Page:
Other Potent Prospects
Ian Happ has yet to play a game at second base for the Cubs in the minor leagues, but he spent most of September and early October learning the position at instructs. He’s the perfect example of a player the Cubs think they can turn into a decent defender with professional instruction. If they can, it empowers Happ a great deal. Out of all the second baseman in the Cubs minors, he is the one with the most power potential. If he can play good D at second, his bat and power make him a possible All-Star. He will start 2016 at Myrtle Beach, playing alongside Gleyber Torres. Seeing him play in the OF vs. Beloit last summer, it was evident that he’s a pretty good athlete with decent speed and instincts in the field.
A 14th rounder out of Mercer, Chesny Young had a huge year in the Carolina League, which included setting a record 44-game on-base streak. He finished the season with a .321/.390/.386 line in 130 games mixed between South Bend and Myrtle Beach. The Pelicans positioned him in a variety of ways, as he spent time at LF, RF, 3B, SS, and 2B. His natural position in college was 3B, but the Cubs are trying to increase his versatility to make him more valuable. He’s about an average glove at 2B and 3B at the moment.
At the plate is where he excelled this year, dominating the lower levels with his good barrel control and feel for the strike zone. The reason he isn’t viewed that highly as a prospect is because he hasn’t shown much pop, and as he gets to higher levels pitchers will challenge him in the strike zone more. This offseason he’s been working to put on muscle in hopes of improving his power production. He’s a very level-headed ballplayer who comes with a plan every day he’s in the weight room and ballpark, and because of those intangibles we believe he can squeak out a utility role in the majors.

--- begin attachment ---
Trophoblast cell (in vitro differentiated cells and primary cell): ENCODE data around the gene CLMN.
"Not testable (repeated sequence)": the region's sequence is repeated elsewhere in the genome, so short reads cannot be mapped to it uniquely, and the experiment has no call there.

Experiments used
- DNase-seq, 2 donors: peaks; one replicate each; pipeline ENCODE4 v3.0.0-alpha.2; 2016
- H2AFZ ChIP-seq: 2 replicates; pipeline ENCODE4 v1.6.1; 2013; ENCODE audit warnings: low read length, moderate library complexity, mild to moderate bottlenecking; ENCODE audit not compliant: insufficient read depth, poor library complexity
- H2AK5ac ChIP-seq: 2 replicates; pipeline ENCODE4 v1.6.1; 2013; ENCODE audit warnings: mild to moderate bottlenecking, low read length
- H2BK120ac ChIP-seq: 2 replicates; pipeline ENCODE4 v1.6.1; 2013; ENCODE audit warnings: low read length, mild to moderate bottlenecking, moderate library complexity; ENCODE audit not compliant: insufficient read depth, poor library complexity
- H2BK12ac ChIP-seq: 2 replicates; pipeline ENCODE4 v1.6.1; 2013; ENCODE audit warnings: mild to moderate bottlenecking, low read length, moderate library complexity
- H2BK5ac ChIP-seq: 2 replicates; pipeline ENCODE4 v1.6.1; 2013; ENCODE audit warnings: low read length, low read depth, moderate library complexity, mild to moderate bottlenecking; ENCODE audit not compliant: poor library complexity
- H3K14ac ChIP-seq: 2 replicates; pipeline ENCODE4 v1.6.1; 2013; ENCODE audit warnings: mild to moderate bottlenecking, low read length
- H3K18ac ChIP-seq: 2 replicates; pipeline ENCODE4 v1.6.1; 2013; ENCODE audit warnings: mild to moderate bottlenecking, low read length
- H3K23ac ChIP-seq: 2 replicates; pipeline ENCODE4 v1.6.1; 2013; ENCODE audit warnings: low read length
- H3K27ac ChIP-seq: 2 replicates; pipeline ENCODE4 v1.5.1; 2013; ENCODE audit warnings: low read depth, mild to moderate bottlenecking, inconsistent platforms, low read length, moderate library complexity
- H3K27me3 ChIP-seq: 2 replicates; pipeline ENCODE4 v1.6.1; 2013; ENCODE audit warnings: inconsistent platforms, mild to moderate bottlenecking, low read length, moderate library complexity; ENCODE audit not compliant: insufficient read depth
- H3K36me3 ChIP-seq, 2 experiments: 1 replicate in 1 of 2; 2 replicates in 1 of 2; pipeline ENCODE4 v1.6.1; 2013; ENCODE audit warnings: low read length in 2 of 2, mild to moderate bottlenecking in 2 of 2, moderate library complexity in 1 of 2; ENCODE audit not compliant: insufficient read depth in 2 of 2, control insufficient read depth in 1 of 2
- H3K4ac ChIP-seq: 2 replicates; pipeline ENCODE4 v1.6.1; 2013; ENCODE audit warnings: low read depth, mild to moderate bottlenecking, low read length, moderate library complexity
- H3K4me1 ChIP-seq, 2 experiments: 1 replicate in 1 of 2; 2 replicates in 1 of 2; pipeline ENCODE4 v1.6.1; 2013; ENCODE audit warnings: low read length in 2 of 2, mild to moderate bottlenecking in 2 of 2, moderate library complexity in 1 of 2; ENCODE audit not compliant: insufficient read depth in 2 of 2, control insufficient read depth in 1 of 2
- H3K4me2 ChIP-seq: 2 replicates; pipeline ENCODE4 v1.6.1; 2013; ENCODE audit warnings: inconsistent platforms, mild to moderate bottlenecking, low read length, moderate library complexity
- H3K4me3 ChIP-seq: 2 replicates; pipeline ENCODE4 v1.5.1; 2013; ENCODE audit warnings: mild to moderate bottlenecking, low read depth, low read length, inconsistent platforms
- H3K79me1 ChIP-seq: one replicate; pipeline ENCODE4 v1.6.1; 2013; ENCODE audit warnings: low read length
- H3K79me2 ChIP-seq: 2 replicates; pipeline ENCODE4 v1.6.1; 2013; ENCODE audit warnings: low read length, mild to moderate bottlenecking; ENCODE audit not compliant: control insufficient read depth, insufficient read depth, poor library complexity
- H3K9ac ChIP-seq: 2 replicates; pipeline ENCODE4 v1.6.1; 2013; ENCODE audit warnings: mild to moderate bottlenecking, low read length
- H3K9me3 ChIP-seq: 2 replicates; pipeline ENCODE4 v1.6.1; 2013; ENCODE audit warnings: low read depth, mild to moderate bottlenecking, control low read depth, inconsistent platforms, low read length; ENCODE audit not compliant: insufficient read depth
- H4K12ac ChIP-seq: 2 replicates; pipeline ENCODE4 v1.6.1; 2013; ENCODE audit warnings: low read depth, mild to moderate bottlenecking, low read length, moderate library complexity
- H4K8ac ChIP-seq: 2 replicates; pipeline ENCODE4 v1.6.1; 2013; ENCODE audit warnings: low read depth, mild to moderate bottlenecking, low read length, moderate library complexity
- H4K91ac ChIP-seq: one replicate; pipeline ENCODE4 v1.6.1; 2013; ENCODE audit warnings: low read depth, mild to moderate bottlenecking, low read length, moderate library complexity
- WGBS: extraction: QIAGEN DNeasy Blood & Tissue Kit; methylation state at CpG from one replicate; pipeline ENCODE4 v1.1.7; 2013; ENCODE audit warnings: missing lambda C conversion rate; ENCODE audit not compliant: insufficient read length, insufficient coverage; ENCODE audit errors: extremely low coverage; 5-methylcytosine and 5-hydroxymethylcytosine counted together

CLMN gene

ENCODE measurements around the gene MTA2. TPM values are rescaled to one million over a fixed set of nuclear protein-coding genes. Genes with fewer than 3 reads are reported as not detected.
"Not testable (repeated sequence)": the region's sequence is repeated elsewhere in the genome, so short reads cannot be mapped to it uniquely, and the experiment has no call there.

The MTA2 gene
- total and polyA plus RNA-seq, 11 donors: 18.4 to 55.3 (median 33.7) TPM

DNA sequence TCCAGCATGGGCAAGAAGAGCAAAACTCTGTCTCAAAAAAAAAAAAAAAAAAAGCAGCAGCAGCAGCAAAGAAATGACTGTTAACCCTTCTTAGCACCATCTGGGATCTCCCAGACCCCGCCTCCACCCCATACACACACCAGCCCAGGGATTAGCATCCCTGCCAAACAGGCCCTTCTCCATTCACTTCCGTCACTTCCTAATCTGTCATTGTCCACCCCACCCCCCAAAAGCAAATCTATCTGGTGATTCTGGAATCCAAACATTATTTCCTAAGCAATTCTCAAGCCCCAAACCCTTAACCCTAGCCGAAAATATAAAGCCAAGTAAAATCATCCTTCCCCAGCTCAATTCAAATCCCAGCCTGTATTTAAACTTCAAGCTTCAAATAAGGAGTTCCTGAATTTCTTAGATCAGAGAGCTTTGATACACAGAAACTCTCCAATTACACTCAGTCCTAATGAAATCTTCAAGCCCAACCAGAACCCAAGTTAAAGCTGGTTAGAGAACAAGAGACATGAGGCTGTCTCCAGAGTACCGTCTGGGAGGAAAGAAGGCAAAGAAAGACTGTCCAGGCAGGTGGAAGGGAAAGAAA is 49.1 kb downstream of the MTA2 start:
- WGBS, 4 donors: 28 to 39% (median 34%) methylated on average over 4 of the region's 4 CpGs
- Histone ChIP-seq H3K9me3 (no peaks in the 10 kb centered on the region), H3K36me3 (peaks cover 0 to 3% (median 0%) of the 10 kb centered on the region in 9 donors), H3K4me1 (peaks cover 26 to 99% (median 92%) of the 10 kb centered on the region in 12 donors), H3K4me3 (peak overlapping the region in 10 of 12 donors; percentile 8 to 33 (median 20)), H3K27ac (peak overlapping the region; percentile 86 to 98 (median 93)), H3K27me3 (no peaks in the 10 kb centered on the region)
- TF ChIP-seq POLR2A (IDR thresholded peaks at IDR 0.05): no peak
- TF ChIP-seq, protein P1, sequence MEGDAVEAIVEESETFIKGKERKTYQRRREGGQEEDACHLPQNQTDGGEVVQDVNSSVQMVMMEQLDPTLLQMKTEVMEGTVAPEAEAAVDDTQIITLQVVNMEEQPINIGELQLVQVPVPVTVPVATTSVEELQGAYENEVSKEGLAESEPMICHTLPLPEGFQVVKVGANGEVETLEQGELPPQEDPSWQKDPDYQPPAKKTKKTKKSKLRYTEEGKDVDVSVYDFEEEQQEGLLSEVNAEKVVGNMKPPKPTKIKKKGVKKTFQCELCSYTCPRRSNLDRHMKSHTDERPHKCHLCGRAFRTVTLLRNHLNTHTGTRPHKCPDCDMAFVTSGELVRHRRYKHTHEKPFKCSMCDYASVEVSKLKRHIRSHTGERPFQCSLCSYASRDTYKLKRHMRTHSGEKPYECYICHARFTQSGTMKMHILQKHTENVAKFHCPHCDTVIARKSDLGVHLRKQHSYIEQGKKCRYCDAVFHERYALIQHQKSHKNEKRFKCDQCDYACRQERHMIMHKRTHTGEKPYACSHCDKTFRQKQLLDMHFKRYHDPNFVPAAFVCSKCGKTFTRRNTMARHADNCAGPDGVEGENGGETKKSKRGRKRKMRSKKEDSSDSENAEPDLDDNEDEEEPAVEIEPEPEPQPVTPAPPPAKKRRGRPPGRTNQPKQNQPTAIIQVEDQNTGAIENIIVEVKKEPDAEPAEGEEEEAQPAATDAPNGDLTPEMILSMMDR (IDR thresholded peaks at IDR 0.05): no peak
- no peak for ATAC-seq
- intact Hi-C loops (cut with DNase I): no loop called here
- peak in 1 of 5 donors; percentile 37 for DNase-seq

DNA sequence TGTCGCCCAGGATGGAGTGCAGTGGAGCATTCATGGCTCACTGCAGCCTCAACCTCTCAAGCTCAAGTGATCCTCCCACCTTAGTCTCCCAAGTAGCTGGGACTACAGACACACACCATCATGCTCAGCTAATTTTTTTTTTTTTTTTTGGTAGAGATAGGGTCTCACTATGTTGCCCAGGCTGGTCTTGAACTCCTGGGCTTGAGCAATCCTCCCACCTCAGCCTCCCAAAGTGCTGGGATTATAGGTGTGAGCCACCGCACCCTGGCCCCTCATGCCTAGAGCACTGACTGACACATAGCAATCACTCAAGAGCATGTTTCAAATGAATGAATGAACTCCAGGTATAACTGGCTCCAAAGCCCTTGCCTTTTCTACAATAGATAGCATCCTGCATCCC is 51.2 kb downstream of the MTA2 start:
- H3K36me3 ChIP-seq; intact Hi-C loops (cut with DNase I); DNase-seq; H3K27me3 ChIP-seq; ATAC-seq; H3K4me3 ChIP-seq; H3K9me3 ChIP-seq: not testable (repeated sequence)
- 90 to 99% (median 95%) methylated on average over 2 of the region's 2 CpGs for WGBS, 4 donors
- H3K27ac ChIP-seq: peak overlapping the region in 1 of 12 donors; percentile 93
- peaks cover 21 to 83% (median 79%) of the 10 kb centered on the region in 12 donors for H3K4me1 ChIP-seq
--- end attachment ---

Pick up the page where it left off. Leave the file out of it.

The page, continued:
For a first-year player in the Arizona Rookie League, and in the Cubs organization, 18-year-old Carlos Sepulveda showed himself to be very good defensively. Signed as an IFA in early 2015, Sepulveda is still a little raw in the sense that he’s a new player in the organization and still isn’t physically mature. In 2016, the 19-year-old will begin playing at short-season Eugene, where he will get to play every day. He’s going to hit for high average and he’s going to make plays in the field, but he’s not going to hit for a lot of power. Sepulveda is just a basic all-around good baseball player. The Cubs may have found a nice little gem here.